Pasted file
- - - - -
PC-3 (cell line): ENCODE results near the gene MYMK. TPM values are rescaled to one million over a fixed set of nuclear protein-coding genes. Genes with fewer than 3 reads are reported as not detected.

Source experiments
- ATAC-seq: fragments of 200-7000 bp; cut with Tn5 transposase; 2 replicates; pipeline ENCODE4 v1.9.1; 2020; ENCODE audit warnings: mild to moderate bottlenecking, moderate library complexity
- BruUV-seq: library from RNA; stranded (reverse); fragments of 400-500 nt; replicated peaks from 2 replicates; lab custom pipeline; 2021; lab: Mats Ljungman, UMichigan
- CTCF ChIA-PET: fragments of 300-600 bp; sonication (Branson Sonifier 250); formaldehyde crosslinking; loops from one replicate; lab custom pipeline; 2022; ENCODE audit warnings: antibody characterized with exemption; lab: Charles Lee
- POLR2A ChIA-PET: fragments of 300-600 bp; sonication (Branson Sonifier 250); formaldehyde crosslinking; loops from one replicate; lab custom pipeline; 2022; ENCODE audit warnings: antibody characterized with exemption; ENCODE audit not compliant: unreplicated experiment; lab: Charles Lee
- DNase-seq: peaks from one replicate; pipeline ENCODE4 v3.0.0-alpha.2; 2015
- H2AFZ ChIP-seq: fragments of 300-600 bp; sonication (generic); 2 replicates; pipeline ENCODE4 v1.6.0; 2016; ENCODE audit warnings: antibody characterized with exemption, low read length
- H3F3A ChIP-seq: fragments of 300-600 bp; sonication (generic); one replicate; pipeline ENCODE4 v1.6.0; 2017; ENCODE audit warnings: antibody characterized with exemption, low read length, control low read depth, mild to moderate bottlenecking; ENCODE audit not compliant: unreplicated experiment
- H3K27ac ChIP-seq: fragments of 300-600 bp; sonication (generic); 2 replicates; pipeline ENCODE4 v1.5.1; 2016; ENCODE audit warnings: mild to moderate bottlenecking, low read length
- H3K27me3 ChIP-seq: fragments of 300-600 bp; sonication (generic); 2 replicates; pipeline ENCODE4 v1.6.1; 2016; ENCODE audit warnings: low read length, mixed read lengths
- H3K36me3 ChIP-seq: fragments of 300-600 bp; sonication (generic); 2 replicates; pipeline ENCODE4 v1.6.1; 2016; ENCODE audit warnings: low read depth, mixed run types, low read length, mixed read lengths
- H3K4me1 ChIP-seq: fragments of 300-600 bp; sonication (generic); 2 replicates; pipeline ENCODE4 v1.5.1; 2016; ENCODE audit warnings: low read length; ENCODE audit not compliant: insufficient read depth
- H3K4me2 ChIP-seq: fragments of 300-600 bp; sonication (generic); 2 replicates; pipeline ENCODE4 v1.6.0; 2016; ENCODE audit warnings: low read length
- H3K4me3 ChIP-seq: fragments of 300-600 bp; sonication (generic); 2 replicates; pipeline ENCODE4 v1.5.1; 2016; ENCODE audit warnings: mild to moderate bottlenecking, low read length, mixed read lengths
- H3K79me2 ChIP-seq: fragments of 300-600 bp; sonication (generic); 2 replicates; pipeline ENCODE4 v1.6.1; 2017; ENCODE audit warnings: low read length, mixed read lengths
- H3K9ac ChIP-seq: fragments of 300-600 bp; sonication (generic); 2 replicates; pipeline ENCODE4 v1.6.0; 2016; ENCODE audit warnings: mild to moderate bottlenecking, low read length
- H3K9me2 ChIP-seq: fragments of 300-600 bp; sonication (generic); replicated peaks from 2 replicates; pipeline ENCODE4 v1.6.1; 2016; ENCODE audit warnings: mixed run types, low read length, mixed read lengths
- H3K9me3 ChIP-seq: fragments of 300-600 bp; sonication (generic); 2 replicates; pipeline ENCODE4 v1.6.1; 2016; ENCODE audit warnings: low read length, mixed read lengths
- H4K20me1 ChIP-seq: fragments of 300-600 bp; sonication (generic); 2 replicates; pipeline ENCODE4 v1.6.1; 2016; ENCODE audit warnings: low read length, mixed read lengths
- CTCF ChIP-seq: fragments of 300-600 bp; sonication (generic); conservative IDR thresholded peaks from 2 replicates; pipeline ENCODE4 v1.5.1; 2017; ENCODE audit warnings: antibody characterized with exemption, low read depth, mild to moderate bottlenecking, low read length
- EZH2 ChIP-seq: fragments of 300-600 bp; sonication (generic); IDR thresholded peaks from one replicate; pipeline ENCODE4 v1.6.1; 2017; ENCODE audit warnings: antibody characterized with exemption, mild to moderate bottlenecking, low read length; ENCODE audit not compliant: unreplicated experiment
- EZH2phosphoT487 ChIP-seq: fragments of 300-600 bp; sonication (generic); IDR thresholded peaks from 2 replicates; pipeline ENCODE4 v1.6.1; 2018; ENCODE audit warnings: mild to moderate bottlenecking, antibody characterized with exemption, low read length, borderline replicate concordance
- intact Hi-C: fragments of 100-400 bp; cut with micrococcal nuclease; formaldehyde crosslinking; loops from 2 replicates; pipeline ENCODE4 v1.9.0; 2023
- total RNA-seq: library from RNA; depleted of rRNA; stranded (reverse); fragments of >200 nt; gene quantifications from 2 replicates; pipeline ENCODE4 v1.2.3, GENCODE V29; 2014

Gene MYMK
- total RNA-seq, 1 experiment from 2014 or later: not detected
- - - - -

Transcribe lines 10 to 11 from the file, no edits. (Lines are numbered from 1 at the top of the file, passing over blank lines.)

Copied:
- H3K27ac ChIP-seq: fragments of 300-600 bp; sonication (generic); 2 replicates; pipeline ENCODE4 v1.5.1; 2016; ENCODE audit warnings: mild to moderate bottlenecking, low read length
- H3K27me3 ChIP-seq: fragments of 300-600 bp; sonication (generic); 2 replicates; pipeline ENCODE4 v1.6.1; 2016; ENCODE audit warnings: low read length, mixed read lengths